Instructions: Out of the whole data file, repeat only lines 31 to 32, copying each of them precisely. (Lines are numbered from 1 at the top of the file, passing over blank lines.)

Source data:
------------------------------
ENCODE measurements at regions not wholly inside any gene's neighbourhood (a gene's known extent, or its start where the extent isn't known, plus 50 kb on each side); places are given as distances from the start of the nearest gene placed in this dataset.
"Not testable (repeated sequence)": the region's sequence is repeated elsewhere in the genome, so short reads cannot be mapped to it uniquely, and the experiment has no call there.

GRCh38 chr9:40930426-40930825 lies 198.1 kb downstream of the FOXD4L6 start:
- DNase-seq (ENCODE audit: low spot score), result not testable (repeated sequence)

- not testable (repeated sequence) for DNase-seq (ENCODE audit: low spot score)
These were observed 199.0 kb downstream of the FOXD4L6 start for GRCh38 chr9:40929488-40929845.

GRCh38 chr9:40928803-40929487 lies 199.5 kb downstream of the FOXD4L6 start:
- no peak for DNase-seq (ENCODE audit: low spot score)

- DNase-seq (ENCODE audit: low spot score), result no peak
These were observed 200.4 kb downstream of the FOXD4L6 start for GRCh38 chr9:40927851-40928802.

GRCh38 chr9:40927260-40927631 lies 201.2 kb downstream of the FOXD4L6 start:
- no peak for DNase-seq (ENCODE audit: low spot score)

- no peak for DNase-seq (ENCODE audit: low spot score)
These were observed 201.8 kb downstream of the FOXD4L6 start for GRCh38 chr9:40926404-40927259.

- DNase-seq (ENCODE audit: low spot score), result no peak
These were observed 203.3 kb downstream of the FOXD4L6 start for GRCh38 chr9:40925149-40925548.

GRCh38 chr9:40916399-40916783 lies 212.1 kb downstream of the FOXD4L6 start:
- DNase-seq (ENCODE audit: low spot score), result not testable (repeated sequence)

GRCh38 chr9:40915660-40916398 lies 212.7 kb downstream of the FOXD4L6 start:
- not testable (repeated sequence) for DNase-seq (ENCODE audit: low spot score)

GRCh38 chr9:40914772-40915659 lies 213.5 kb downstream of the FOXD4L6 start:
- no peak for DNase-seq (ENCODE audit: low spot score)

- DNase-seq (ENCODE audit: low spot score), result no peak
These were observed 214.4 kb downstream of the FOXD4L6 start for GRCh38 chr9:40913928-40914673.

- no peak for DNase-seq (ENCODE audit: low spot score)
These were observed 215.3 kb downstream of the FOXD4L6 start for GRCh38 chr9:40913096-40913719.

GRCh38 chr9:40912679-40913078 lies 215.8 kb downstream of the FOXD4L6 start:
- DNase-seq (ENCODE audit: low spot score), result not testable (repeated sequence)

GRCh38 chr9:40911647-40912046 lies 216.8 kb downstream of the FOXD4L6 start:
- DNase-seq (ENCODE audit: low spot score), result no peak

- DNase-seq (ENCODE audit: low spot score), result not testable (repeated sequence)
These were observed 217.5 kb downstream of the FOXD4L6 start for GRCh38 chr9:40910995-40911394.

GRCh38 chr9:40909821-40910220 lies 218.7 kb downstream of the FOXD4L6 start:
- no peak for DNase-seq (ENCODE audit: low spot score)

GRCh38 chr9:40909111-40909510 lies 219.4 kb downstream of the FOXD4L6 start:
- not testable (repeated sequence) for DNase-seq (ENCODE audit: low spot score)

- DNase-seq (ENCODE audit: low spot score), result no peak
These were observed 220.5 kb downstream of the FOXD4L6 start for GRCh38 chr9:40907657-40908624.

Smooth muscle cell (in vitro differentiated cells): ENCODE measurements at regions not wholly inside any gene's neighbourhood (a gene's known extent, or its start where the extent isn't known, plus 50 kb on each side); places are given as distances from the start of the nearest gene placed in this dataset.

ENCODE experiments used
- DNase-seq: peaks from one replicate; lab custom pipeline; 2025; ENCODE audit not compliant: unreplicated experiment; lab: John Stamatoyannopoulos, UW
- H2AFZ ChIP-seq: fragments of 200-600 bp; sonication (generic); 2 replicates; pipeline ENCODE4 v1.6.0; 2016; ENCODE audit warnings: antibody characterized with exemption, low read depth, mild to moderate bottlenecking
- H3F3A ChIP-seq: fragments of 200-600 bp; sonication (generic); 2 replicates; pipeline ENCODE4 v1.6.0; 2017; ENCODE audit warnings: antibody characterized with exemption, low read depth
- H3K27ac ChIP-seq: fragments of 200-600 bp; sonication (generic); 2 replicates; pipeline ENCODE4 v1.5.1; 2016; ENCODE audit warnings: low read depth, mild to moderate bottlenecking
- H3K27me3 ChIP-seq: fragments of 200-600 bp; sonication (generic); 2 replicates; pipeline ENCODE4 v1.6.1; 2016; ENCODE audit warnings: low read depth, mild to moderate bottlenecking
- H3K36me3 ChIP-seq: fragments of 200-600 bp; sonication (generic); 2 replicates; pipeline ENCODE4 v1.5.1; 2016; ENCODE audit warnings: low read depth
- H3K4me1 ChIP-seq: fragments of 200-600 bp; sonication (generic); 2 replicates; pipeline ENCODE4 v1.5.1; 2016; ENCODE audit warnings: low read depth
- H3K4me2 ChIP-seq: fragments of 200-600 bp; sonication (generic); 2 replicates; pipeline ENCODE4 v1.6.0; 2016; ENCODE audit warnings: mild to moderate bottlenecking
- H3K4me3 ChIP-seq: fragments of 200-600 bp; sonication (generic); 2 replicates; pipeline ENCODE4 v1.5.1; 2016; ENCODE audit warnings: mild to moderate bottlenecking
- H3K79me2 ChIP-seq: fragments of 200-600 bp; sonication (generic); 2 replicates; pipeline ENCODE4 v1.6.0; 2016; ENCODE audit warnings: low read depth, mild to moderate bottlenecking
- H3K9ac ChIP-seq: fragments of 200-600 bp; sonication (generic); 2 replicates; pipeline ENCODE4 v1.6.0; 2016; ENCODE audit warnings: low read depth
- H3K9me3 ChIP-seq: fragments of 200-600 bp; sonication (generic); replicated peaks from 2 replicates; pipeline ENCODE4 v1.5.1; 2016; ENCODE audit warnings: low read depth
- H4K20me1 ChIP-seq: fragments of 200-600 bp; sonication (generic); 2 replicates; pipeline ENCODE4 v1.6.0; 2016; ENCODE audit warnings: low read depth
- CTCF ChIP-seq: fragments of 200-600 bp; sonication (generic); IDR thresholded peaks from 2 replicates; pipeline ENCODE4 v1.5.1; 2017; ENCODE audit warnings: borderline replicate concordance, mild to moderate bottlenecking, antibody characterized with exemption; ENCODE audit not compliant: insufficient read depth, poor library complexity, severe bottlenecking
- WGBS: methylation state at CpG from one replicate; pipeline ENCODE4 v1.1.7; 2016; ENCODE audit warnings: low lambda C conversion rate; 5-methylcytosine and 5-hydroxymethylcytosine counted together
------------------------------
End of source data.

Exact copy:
- DNase-seq (ENCODE audit: low spot score), result not testable (repeated sequence)
These were observed 217.5 kb downstream of the FOXD4L6 start for GRCh38 chr9:40910995-40911394.